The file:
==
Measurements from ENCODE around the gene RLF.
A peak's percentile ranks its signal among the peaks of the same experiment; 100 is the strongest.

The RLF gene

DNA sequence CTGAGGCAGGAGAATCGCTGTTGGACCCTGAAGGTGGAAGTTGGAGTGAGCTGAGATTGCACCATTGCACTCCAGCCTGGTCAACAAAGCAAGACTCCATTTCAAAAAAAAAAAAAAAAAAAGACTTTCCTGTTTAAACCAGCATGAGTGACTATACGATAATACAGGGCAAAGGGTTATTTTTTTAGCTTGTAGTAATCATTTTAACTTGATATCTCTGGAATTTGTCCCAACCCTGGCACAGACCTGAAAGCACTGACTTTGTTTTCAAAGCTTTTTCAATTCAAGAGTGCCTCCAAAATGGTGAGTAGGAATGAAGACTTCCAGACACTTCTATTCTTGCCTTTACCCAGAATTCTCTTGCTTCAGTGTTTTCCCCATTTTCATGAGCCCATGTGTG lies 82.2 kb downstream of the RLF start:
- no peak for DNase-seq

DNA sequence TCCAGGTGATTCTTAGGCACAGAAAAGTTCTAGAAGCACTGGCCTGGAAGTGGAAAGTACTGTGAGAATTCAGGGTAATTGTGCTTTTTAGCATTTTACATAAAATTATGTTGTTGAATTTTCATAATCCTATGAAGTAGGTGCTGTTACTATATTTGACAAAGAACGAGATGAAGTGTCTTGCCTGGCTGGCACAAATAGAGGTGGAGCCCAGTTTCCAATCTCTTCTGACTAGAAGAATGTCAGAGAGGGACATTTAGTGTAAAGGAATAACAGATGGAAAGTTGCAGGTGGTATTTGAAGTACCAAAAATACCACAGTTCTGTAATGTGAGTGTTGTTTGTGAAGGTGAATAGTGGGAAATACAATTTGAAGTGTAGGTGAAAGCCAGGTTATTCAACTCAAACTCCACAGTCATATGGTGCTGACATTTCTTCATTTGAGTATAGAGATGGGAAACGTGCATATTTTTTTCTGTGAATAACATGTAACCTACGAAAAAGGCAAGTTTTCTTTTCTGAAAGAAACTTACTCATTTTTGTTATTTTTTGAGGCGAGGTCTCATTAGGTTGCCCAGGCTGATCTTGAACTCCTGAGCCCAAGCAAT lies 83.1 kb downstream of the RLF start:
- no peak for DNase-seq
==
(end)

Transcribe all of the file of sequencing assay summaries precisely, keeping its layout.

Measurements from ENCODE around the gene RLF.
A peak's percentile ranks its signal among the peaks of the same experiment; 100 is the strongest.

The RLF gene

DNA sequence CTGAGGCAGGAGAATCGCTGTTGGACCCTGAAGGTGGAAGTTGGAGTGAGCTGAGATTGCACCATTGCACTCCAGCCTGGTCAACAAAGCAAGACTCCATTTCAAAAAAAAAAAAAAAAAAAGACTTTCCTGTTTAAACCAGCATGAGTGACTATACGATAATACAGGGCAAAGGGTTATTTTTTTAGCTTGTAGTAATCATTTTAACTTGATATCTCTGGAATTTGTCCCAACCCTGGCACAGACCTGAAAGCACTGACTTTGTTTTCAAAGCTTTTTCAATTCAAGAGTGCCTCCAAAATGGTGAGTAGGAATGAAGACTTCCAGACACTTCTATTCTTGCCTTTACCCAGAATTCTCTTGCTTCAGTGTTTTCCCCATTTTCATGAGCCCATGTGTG lies 82.2 kb downstream of the RLF start:
- no peak for DNase-seq

DNA sequence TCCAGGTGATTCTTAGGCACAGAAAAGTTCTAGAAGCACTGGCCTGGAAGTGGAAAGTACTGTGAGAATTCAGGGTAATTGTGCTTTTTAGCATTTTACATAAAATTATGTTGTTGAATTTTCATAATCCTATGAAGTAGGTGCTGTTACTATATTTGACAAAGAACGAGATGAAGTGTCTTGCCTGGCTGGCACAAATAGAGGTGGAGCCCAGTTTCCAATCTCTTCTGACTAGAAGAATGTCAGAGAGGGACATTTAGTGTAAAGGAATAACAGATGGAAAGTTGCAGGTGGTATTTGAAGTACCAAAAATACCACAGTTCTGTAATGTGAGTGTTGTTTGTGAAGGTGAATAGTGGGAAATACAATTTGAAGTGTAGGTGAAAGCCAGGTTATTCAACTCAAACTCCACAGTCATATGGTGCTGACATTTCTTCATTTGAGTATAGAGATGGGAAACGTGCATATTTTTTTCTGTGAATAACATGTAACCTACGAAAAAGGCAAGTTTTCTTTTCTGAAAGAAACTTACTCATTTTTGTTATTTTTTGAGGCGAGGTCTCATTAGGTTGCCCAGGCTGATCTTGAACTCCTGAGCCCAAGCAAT lies 83.1 kb downstream of the RLF start:
- no peak for DNase-seq